Michael D. Patrick ()
Many employers believe that once they have received the proper approvals from the various agencies involved in governing our immigration system, they are free to enjoy the services of the foreign national, without further government inquiry. Unfortunately, government review and oversight do not end when the employer’s application or petition is approved. More and more, government agencies are conducting audits and reviews of approved applications to ensure employers are complying with the rules and regulations applicable to the visa category. This article will discuss this new trend.
To onboard the foreign national employee, whether full-time or just part-time, the employer must first make a filing with the appropriate government agency and have the application approved before the foreign national can commence employment, with few exceptions. Many times, the governing agency will be the former Immigration and Naturalization Service (INS), known as the U.S. Citizenship and Immigration Services (USCIS). However, for some visa categories, such as the J-1 visa for interns and trainees, the governing agency is the Department of State. Moreover, the Department of Labor is oftentimes involved as well, in its capacity to protect the U.S. work force and analyze American labor market conditions.
To illustrate the increase in government oversight, we need not look further than the USCIS. The USCIS conducted more than 14,000 worksite visits in 2010 to verify employers’ use of the popular H-1B visa category for baccalaureate level employees. Of the over 14,000 site visits, approximately 14 percent of the employers were subjected to additional scrutiny, review and investigation, although only about 1 percent of investigated cases were referred for fraud-related investigations.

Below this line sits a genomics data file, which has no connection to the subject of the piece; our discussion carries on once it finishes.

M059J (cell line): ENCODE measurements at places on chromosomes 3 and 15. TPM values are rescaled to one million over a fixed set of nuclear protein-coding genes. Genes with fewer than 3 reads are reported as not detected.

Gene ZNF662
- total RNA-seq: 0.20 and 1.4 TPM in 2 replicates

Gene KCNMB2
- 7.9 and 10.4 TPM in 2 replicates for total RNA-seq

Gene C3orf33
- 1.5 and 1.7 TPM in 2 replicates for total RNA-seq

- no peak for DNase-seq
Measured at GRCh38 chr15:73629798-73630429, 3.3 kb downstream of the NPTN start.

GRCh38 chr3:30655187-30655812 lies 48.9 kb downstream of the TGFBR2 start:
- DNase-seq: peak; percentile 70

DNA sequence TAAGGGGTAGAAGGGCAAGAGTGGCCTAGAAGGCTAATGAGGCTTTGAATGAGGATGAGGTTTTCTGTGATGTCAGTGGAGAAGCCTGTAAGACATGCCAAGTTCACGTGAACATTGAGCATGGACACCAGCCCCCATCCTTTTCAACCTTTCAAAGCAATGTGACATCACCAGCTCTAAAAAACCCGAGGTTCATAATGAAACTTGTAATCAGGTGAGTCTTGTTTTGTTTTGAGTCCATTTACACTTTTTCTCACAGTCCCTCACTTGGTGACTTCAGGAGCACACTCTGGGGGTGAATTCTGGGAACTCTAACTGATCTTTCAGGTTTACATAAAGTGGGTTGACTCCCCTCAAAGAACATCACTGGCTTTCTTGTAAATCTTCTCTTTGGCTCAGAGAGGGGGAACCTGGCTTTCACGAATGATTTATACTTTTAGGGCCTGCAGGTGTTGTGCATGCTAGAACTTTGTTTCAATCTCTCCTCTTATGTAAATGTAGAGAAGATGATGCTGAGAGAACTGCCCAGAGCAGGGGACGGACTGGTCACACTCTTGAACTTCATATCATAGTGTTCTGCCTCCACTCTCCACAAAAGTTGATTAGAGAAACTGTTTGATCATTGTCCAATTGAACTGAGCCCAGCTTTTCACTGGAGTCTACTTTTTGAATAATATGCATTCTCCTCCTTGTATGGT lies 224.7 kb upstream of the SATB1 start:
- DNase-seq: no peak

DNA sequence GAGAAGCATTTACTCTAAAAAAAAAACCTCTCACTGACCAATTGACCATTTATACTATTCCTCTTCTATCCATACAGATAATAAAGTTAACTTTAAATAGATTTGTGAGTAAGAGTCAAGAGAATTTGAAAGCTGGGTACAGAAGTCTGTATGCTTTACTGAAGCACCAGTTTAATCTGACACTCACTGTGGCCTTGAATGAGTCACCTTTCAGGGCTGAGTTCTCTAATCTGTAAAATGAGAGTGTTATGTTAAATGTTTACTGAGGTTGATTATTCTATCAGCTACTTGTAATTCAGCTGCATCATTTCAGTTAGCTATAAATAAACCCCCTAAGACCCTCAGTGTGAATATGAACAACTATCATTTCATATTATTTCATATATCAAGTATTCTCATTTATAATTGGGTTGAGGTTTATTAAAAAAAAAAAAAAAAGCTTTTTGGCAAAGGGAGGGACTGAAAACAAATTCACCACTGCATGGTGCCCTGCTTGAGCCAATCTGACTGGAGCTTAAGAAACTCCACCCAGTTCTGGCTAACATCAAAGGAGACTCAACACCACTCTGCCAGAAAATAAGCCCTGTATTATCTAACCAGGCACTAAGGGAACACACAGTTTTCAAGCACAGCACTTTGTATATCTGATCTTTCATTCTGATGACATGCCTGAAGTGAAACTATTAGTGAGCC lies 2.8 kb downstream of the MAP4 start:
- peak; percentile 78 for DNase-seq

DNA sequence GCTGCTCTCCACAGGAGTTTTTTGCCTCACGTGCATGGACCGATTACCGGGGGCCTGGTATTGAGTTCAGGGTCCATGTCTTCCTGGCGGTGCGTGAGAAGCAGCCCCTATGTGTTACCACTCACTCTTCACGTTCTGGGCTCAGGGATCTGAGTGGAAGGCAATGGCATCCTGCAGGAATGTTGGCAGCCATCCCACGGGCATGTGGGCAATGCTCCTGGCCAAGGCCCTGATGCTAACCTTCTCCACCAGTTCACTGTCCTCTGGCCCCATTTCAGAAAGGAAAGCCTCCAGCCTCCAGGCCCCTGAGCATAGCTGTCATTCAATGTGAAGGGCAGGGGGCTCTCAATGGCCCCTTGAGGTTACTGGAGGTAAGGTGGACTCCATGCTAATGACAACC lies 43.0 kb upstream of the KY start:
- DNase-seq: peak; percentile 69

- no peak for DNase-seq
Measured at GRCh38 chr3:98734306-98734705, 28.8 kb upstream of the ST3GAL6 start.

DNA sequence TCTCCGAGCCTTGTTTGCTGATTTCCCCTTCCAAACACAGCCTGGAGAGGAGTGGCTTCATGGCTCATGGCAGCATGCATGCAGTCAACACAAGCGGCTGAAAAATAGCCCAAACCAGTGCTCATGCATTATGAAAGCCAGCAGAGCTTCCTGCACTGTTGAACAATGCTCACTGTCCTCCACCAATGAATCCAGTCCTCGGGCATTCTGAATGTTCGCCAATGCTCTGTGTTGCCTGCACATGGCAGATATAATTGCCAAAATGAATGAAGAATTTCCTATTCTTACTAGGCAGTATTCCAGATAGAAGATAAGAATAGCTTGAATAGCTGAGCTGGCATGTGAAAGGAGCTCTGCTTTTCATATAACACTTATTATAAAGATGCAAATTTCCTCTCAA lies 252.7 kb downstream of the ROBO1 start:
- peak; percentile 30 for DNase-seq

The U.S. government recently announced several new areas in which they will increase oversight and auditing, to scrutinize employers’ use of popular nonimmigrant visa categories. The Department of State recently announced that it will implement on-site inspections for J-1 training programs and internships. The J visa is for educational and cultural exchange programs designated by the Department of State. The J visa exchange visitor program is designed to promote the interchange of persons, knowledge and skills in the fields of education, arts and sciences. Participants include students at all academic levels; trainees obtaining on-the-job experience and training with firms, institutions and agencies, as well as others.
The recent implementation of on-site inspections for the J-1 training programs and internships likely stems out of the increased criticism of the J-1 program. The J-1 program received national attention when companies such as McDonald’s and Hershey’s were accused of inappropriately using the program. In early 2013, students working at McDonald’s went on strike against the company, citing long work hours, poor housing conditions, and gross underpayment. Earlier, in 2011, 400 students protested work conditions at the Hershey’s chocolate packing plant, claiming poor work conditions, underpayment and lack of cultural exposure, a requirement of the J-1 program.